Nets Surge Falls Short in Boston, 122-117
By Tom Dowd
Brian Babineau/NBAE via Getty Images
A stunning surge in the final minutes left the Brooklyn Nets just short in their season opener as they dropped their 2016-17 debut to the Boston Celtics at TD Garden, 122-117.
It wasn’t nearly that close midway through the fourth quarter, the Celtics up by 23 points with just under eight minutes to go and still leading 118-99 closing in on four minutes remaining. But then Rondae Hollis-Jefferson knocked down a pair of free throws and coach Kenny Atkinson put the youngsters Isaiah Whitehead and Chris McCullough on the floor for their first action of the night.
With Whitehead, McCullough, Joe Harris, Trevor Booker and Bojan Bogdanovic on the floor, the Nets went on to an 11-0 run that brought them within 118-110 on a Bogdanovic layup with 2:10 remaining.
“I was really pleased, especially with those young guys, second group coming in and really fighting,” said Atkinson . “We picked up our pressure and got a few turnovers.”
Avery Bradley finally answered for the Celtics, but Bogdanovic scored again and Trevor Booker swiped a crosscourt inbounds pass and cruised in for a dunk. Bogdanovic drained a top-of-the-key three with 46 seconds to go to bring the Nets within 120-117, the closest they’d been since the opening minutes of the second quarter.
But after a Harris steal, the Nets missed two shots at a game-tying 3-pointer. Isaiah Thomas made two free throws with 11 seconds to go and the Celtics held on for the win.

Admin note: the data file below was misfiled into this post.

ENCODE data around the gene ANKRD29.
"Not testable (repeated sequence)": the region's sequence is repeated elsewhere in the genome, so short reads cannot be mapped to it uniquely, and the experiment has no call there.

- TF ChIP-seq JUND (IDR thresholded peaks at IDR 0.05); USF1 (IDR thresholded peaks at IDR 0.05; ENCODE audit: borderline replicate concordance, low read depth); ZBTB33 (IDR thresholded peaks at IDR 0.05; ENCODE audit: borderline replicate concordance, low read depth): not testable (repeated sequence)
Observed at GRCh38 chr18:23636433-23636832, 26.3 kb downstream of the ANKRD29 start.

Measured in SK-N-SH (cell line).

Bogdanovic led the Nets with 21 points and Justin Hamilton had 19 with 10 rebounds. Jeremy Lin added 18, Harris 16 and Sean Kilpatrick 13 as the Nets had five scorers in double figures. It was a career high for Hamilton, the 7-footer with long-distance range. He and fellow 7-footer Brook Lopez shared the floor for 11 minutes.
“He’s doing what he’s done all preseason,” said Atkinson. “I’m really pleased with how he fits us. He’s a system fit offensively with his 3-point shot. He can roll to the rim too and finish.”
On opening night, with their first-year head coach and 10 new players, the Nets indeed offered a new look.
They spread the floor, whipped the ball around the perimeter, fired up threes — a franchise-record 44 — and took advantage of the wide-open paint to hunt for driving lanes.
But the Celtics have been working that blueprint for a few years now, and their greater experience and continuity showed. Thomas burned the Nets for 25 points with nine assists and the Celtics shot 54 percent from the field.
“There’s a lot to improve obviously, we need to make progress there,” said Atkinson of the defensive performance. “Give them credit. They’re versatile. They drive the ball. But they can also shoot the three. It’s a tough team to defend, but also a team that’s been together for a while.”
Up 71-65 midway through the third, they outscored the Nets 26-16 to the end of the quarter to take a 97-81 lead going into the fourth. When rookie Jaylen Brown cut backdoor for a dunk to cap an 8-0 run in the opening minutes of the final quarter, the Celtics were up 105-83 with 10 minutes to go.
Early on, the Nets looked both sharp offensively and a work in progress. Even with guard Randy Foye out with a hamstring injury, 10 different players took the floor in a high-scoring opening quarter that left Brooklyn trailing 33-31.
The Nets shot 54 percent from the field and made 5-of-8 3-pointers in the first quarter, but the shooting efficiency fell off from there. They finished the night shooting 44 percent overall and 34 percent from behind the arc.
Boston opened up the second quarter on a 13-3 run and took a 13-point lead midway through the period. Hamilton got going with a 3-pointer and tip-in that helped keep the Nets within six at halftime, 64-58.